Great Ideas: The skin around Lauren’s fingertips is cracking and swollen and the Doctor orders her to hospital. She was asked to sign the Official Secrets Act after she was operated on. A metal worm had been hugging onto her spine, making her unwell. Both of the times they spoke on the phone was at a time when Lauren needed and wanted to talk to the Doctor. A sophisticated bio engineered virus transmitted through telephone which causes you to dial wrong numbers and co-incidences so that the person you call is a person you can help or someone who can help you and you pass it on to them and so on until it reaches the end of its lifespan. Incredibly versatile, adapting to the way humans communicate. As a result of the virus Lauren has won a holiday, found an old friend and had her life saved. If the virus was turned into a deadly weapon you could assassinate somebody just by phoning them up.

Audio Landscape: Ring tone, traffic in the distance, chatter at the telephone exchange, old fashioned dailing pad, radio programme, party atmosphere.

Isn’t it Odd: To say that I wasn’t convinced by this new format is something of a dramatic understatement. Don’t get me wrong I like the idea of three part Doctor Who stories – after all those Gary Russell produced stories that bulged under the weight of too much padding (imagine if Zagreus had only been three 25 minute episodes - bliss!) it is lovely to be able to enjoy some Doctor where the story takes priority and the fat is cut away. But one parters? Surely 25 minutes isn’t long enough to tell a decent story in! Colour me impressed when their very first attempt at this odd new formula turns out to be a totally success! I’m still glad they didn’t stick with this formula though because they have managed to sort out a lot of the padding problems with the four part stories and embarked on a very satisfying trilogy format instead which has revolutionised the audio format for Big Finish.

Standout Scene: Lauren’s ponderings on how people can go about their daily lives knowing that there are aliens out there is very thoughtful. Her admission that she is more bored within her daily life knowing that is the case was a startlingly quiet but wonderful observation. Its how I feel sometimes when people turn their backs on imaginative storytelling and inventive ideas – my life feels enriched by imaginative possibilities and sometimes I wonder how people can go about their daily lives turning their backs on the creative, the artistic and the inspired.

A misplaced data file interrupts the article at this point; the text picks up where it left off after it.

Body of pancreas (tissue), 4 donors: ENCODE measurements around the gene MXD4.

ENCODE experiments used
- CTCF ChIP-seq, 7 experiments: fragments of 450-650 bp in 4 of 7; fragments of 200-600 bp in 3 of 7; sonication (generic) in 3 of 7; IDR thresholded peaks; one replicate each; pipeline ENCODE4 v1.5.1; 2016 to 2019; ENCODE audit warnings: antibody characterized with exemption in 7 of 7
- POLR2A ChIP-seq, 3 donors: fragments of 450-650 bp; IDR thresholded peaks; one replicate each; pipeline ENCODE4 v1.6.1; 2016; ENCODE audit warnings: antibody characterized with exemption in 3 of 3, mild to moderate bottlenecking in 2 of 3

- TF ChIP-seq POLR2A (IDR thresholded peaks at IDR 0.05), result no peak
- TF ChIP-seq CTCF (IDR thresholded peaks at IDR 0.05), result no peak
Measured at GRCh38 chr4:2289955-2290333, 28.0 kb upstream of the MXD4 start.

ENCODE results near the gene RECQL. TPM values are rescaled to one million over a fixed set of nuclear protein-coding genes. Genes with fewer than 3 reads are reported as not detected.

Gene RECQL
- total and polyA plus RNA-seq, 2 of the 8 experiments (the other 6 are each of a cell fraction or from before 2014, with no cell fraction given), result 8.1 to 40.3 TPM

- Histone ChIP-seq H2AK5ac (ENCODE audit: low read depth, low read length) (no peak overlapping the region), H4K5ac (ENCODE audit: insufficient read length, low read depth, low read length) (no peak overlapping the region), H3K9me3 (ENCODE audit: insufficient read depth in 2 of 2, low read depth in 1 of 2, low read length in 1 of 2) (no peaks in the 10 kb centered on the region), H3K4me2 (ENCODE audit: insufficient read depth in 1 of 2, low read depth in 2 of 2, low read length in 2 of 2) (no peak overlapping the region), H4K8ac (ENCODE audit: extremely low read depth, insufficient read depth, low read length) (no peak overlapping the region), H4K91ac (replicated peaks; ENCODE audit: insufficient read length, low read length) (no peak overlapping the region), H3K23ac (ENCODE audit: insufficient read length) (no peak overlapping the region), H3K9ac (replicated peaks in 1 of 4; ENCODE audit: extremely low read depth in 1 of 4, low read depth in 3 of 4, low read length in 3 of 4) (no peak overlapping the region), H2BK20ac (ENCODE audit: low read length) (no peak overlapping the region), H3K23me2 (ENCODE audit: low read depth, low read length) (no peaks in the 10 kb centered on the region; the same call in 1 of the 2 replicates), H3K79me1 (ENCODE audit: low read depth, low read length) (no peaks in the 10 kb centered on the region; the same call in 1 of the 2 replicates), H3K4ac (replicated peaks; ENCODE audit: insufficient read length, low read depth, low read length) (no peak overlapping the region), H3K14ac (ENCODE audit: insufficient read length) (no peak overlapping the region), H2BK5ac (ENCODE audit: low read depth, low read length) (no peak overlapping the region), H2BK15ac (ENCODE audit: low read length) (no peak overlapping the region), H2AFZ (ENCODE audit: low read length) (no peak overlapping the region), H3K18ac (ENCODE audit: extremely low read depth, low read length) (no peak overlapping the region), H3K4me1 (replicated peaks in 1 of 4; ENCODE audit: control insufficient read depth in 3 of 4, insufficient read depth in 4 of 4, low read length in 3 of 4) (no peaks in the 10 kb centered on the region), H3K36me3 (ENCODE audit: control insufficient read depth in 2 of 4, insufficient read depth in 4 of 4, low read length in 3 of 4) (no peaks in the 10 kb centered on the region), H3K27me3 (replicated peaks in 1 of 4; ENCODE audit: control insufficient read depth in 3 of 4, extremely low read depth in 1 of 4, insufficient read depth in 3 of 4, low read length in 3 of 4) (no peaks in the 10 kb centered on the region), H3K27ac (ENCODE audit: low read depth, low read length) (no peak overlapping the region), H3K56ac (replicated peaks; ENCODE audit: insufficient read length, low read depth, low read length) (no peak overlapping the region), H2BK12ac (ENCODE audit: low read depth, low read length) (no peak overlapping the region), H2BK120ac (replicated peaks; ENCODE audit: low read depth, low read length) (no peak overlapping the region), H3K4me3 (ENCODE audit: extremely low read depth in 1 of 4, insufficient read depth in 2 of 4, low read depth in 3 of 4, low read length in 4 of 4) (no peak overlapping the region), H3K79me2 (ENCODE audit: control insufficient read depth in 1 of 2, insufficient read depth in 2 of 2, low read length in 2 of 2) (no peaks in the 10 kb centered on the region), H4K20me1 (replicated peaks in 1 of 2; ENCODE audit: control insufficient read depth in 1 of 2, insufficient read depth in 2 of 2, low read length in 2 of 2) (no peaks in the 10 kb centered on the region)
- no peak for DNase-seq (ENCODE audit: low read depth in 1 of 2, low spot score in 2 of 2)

Notes: As the Doctor and Lauren’s relationship builds we get to snippets of information about what the Doctor is up to in various adventures including passing a random call box, answering the phone in someone else’s office and winding up in jail!

Result: Astonishingly good, I have almost written as much about this one part little gem as I did about the three part thriller it shares the case with. The relationship that develops between the Doctor and Lauren is delightfully appealing and ultimately upsetting and I have rarely seen a writer handle the concept of a character getting in touch with the Doctor and having their life transformed for the better quite this beautifully and simply. The strength of the performances and the writing means that the ending feels abrupt and you yearn to hear more from this couple but the idea of Lauren posting a letter simply addressed ‘the Doctor’ and assuming he will get it is a touching final sentiment. She’s let wonder and absurdity into her life and well never look at things in the same way again: 9/10

Buy it from Big Finish here: http://www.bigfinish.com/94-Doctor-Who-ID